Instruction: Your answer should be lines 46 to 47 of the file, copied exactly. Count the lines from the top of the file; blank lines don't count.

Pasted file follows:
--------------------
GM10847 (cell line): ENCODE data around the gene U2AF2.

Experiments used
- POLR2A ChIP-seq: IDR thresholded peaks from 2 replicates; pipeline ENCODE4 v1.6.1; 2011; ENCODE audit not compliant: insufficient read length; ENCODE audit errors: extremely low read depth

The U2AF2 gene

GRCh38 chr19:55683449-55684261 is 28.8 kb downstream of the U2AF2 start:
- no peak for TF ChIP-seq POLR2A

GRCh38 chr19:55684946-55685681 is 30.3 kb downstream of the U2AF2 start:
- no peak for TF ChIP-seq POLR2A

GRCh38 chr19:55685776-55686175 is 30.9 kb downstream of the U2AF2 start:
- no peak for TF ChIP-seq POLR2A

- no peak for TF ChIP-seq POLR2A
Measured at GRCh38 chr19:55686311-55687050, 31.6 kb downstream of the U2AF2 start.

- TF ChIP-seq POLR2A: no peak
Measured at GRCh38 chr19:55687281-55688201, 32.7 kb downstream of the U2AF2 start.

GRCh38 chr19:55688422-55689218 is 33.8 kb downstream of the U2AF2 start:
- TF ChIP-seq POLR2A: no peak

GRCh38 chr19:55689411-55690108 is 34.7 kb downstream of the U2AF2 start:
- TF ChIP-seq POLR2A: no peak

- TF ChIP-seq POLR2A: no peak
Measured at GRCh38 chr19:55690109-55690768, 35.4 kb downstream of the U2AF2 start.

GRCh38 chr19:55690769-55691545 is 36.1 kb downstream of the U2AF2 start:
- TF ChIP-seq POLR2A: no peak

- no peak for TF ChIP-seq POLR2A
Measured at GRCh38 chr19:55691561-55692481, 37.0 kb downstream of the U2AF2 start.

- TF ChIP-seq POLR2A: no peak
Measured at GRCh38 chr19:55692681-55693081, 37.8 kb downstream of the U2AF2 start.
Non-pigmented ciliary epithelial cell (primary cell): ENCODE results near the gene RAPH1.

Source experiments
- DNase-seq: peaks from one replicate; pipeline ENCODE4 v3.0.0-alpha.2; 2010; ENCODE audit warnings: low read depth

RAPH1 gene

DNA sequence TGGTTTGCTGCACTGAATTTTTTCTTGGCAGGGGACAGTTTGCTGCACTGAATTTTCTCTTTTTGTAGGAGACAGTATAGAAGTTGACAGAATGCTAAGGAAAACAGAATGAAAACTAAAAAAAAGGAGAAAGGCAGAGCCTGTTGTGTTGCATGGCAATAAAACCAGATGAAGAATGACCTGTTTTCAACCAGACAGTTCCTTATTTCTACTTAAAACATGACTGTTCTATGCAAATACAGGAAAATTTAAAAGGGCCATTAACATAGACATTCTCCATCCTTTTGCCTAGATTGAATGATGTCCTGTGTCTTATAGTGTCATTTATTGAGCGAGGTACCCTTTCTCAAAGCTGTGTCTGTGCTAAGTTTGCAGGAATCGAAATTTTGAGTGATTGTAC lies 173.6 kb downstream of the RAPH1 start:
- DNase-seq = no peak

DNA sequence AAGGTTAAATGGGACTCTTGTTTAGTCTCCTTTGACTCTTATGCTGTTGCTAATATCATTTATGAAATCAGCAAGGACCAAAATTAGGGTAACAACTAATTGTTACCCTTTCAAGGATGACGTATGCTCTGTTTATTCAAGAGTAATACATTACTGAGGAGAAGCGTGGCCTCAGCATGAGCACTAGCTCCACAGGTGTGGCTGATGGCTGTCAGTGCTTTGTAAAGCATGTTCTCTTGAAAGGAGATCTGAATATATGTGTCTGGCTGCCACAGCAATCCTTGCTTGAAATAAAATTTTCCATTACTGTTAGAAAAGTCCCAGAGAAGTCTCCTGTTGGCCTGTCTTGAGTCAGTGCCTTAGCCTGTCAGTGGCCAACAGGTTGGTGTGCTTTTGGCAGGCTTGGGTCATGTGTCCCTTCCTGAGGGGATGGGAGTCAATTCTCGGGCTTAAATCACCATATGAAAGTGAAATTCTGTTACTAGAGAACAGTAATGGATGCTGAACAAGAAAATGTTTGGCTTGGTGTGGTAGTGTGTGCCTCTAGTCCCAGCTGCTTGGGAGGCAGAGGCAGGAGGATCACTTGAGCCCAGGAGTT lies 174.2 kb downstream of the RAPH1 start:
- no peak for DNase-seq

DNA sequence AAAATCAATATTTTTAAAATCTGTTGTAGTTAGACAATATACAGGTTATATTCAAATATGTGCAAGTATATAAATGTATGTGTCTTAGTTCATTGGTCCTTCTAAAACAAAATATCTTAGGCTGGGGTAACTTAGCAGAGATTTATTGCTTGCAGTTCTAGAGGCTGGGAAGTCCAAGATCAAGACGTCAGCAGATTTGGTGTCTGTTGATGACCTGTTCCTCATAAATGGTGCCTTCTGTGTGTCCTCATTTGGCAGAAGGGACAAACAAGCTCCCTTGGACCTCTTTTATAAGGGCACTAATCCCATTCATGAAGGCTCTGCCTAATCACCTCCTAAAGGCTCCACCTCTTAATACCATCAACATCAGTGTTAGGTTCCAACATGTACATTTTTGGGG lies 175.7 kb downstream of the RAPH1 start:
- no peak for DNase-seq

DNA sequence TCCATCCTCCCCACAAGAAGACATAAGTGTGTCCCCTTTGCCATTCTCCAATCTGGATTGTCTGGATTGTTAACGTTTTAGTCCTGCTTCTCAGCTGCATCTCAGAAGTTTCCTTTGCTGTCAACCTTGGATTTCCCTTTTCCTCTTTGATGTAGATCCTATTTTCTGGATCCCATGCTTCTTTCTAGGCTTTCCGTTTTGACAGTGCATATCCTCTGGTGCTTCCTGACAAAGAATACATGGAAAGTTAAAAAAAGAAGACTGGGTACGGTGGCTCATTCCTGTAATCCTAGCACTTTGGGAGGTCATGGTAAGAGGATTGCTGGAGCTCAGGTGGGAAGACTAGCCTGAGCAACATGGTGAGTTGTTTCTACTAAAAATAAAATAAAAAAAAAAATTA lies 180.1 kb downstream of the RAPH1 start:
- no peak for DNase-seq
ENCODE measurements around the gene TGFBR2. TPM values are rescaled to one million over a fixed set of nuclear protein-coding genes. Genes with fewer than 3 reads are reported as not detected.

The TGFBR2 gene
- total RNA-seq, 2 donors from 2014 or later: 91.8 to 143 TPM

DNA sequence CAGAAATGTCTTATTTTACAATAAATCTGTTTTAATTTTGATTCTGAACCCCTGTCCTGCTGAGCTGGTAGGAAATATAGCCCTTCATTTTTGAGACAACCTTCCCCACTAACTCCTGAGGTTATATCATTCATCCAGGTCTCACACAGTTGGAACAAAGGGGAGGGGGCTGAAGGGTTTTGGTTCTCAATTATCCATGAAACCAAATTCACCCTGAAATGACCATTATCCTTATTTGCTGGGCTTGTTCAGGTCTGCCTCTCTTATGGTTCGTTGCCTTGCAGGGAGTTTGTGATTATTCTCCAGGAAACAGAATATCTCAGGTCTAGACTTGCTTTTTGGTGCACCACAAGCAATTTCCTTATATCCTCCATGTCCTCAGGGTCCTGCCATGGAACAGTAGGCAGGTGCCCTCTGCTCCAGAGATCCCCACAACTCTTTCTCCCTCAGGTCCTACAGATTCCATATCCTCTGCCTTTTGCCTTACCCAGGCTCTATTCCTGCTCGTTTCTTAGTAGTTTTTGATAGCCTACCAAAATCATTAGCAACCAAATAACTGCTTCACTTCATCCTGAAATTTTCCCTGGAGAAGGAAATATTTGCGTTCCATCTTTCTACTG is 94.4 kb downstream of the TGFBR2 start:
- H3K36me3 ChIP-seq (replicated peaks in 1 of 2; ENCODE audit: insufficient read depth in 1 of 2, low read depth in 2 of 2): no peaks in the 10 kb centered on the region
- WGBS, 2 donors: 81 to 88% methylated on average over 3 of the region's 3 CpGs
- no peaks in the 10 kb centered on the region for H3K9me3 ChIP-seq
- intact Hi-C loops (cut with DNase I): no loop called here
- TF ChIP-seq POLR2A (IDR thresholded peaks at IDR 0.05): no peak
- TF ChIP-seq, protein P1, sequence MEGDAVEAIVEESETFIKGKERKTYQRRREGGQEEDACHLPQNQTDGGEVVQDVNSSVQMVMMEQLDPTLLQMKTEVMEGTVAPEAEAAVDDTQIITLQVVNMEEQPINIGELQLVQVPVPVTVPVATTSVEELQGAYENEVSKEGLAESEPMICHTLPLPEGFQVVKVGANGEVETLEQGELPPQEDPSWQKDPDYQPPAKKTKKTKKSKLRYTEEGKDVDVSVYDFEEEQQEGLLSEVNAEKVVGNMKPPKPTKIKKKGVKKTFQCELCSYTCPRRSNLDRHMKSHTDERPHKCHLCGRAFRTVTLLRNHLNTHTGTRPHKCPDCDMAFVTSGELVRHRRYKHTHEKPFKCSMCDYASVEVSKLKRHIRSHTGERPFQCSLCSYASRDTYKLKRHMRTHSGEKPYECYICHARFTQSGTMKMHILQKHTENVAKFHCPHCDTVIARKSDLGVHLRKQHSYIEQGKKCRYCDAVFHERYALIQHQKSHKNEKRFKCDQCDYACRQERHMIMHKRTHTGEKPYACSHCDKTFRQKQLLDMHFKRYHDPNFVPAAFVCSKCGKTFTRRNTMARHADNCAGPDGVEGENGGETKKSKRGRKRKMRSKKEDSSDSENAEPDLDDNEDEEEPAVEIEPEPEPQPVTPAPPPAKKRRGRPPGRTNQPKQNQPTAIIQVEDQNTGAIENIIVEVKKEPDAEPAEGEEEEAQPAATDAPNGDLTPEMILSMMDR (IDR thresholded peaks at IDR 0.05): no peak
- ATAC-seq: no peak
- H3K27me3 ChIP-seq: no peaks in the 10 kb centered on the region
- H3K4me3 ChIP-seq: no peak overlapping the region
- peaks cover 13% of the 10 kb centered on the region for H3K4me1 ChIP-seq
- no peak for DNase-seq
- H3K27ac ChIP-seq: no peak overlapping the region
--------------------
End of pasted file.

- intact Hi-C loops (cut with DNase I): no loop called here
- TF ChIP-seq POLR2A (IDR thresholded peaks at IDR 0.05): no peak